Exodus - The Reykjavik Grapevine

Exodus

Exodus

Published August 19, 2009

Something childlike deep within their eyes, reminded me
of faces in the crowd from before the fall of the Berlin Wall;
or on dim-lit streets in Gorbachev’s Moscow—
a cold, heartless, place—queuing for half-loaves
of old, white bread, where prostitutes hung on every corner—

a new breed of parrot combing for sugardaddys with Texas oil
money intent on buying the entire state of Kazakhstan,
rocks and all; or in cheap, quadratic Soviet hotels,
like The New Hotel Cosmos, it’s heavy, acrylic telephone
ringing off the hook all night: ‘You need Russian happy massage?’,

‘You wanna happy wife?’, ‘You happy married man
wanna be more happy?’— happy pronounced with a ‘Ch’,
like chutzpah, just without the Rabbi—a means to a bitter end.
Freezing, they held their banners high so you could read them
loud and clear, even without your rose-tinted spectacles,

but you and smiled weakly, shrugged, sipped coffee, ate cake,
warm on the inside, contemplating the end of the known world,
and how you might survive another week, let alone
another bloody election.  Some had long departed, slipped inside
their shells, or grabbed whatever was at hand—a tin can,

an old boot—just like hermit crabs, scrambling; the faithless,
hoping for swift insurance claims, burned their homes down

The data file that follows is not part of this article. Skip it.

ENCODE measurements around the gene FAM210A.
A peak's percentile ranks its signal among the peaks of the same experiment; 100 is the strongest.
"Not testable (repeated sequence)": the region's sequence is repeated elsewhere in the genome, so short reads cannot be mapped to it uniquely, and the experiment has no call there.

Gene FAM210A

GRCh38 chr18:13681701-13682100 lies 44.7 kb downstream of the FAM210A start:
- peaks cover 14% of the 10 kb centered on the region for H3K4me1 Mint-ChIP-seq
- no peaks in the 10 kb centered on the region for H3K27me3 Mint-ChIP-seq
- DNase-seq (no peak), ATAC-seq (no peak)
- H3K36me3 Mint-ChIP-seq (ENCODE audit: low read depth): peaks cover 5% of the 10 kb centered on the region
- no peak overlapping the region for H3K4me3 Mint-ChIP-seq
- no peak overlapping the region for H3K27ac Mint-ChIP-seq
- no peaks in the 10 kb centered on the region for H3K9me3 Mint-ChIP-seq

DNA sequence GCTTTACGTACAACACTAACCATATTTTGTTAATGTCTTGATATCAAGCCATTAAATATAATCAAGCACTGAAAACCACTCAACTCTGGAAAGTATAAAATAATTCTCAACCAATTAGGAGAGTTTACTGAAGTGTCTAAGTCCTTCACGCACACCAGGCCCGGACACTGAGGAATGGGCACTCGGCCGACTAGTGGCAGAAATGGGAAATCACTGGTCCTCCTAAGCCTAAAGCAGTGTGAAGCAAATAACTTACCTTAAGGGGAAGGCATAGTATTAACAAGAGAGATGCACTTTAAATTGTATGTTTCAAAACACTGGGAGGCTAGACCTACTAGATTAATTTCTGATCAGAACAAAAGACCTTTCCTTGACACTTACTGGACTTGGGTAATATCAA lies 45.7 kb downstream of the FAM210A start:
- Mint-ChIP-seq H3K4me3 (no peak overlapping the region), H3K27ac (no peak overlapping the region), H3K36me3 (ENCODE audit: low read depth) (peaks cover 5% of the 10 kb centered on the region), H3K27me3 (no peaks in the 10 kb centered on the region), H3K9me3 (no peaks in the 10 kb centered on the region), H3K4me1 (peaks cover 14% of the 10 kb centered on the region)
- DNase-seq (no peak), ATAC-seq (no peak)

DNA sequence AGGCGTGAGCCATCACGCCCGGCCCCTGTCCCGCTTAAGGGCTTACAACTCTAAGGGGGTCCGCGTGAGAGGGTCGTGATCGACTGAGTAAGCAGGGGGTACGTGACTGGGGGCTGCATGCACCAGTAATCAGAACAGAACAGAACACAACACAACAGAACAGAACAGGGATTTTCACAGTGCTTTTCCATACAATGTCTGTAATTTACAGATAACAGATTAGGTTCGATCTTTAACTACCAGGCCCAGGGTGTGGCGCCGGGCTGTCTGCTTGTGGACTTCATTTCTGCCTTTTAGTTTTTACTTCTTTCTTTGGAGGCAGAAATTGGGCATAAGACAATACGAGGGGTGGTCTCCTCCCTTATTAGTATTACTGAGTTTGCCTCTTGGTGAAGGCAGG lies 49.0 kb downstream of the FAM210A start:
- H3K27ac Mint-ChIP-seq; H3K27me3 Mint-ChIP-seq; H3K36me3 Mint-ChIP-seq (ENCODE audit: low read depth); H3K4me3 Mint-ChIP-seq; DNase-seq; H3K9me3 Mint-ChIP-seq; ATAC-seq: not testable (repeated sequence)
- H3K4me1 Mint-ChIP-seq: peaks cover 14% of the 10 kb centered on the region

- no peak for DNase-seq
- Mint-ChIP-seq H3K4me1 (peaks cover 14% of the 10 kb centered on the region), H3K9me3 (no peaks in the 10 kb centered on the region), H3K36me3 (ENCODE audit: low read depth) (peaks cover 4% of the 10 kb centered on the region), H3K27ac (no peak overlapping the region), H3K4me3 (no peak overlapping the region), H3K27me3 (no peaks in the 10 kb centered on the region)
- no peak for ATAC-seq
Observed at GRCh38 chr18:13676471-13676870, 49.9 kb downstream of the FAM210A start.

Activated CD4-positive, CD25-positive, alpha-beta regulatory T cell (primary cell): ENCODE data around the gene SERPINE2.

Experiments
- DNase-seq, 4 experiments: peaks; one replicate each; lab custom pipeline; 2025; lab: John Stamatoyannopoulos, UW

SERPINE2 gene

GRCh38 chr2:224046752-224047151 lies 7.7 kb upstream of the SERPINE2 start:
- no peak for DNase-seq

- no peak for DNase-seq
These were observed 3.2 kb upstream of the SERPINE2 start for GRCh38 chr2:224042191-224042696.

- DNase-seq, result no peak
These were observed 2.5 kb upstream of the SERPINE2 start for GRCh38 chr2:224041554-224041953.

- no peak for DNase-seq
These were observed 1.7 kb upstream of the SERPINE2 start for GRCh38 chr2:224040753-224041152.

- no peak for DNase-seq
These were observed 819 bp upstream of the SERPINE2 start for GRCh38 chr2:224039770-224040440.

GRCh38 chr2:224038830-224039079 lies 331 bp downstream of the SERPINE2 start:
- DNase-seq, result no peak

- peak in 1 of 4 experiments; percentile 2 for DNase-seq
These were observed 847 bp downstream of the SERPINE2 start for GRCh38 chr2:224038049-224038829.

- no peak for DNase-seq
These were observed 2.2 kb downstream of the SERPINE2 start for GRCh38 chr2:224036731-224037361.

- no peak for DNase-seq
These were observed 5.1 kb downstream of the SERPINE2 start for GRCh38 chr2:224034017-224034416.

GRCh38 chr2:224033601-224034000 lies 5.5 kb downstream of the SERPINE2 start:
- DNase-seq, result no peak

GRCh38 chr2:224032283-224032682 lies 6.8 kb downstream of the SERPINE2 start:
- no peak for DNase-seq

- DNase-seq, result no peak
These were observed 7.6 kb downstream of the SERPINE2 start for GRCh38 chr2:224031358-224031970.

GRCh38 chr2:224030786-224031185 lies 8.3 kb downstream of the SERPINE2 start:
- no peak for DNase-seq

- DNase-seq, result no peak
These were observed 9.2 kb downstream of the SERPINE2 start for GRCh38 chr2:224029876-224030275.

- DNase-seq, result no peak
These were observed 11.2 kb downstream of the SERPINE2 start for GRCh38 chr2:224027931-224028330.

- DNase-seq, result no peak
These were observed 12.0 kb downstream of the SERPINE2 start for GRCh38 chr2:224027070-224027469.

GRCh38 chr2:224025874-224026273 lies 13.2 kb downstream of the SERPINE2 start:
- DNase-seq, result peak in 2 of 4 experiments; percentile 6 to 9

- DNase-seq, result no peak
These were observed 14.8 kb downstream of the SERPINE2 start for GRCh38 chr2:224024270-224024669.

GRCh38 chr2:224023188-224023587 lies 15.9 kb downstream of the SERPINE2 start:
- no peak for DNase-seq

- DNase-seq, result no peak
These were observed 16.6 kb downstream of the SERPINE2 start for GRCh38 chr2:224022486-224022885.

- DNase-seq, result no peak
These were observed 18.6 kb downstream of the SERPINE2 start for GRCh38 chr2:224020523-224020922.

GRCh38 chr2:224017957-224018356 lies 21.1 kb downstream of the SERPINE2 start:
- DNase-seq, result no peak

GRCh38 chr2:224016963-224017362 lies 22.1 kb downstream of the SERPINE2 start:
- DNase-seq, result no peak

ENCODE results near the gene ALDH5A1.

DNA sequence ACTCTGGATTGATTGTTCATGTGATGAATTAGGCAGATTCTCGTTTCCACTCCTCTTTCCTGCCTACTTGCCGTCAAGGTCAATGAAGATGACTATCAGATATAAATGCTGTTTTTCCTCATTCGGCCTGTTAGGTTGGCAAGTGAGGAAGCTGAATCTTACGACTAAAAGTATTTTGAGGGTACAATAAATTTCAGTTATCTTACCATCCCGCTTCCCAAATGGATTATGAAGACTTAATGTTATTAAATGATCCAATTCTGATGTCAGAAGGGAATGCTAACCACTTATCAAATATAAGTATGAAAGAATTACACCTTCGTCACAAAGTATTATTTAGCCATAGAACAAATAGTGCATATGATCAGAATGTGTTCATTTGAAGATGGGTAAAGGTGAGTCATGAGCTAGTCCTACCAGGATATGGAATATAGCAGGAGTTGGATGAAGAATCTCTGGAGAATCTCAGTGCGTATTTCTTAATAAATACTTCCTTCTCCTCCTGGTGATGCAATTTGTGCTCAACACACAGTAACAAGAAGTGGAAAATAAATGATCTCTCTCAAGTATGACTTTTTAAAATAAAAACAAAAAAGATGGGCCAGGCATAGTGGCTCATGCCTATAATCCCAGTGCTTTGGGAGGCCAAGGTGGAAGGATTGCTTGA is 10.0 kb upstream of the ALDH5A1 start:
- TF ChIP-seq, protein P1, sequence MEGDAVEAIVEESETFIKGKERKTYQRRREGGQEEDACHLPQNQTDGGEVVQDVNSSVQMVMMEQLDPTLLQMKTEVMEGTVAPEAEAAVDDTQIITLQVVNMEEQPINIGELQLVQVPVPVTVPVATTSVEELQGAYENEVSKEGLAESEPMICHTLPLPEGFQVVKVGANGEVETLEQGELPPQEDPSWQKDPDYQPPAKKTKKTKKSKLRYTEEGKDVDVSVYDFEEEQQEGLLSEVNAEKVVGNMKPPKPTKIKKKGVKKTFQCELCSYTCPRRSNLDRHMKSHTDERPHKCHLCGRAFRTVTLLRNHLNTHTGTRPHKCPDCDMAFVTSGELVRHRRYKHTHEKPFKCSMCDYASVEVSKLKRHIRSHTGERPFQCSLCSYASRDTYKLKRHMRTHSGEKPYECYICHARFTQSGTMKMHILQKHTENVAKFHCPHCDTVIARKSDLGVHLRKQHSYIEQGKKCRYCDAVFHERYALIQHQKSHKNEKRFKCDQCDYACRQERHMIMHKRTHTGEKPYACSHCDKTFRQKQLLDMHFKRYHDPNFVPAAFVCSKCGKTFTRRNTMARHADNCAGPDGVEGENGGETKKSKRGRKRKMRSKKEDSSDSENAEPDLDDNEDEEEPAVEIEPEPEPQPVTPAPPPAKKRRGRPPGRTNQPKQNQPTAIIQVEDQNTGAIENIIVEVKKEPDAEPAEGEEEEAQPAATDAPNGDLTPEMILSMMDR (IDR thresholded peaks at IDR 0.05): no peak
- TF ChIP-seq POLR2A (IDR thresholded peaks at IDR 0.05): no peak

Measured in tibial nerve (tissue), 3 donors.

to ashes—mislaid cigarette butts in curious places; but cement and sand
and bricks and raised hands were stuck—piled deep, under
Shanghai containers, full of plastic trucks and fluffy bears
 
and copyright problems with blinking lights and batteries,
lining the Port of Rotterdam.  
In age-old institutions, staff
simply frowned, grimaced or drowned, and somehow life
went on: birds migrated, snow fell, winds howled,
seas spawned silver fish.  Weeks later you were still stuffing

your face with cake, scanning the horizon for Santa Claus and
his reindeer, shook parcels under the Christmas tree
six weeks early and crossed your fingers behind your back,
hoping the Russians were coming with borscht and furry hats
with ear flaps—just like once the Berliners had hoped—

after Adolf and Eva and Blondi the dog, lay in dust
and shrapnel at the bottom of a hermetically sealed bunker.  
Bet you wish you had one now, eh?  
Hundreds, thousands,
lost their stride, slowly their living, their spouse, their minds,
glued to TV every night  at seven o’clock sharp, praying

for a faint crack of light, but every night you cooked
the same reconstituted meat—a kind of SPAM—over and over again:
boiled, stewed, fried, roasted, diced, mashed; 
(the indigestion didn’t bother you, you had your cake)
followed by game shows and studies of sheep herding

in the highlands. In the end, you didn’t even add pepper or salt,
and so, they took to the streets, vowed in solidarity to stand
in front of your house every Saturday morning, just when
you were waking up, drying yourself off in the shower.
Some say there are those who weather the storm

in distant lands, rubbing their palms, sipping cocktails
under big, wide umbrellas on island havens where dictators
practice a magical form of democracy, where accounts are numbered
and things are implied, rather than stated.  
Who knows?

How many days did it take Moses to reach the Promised Land?

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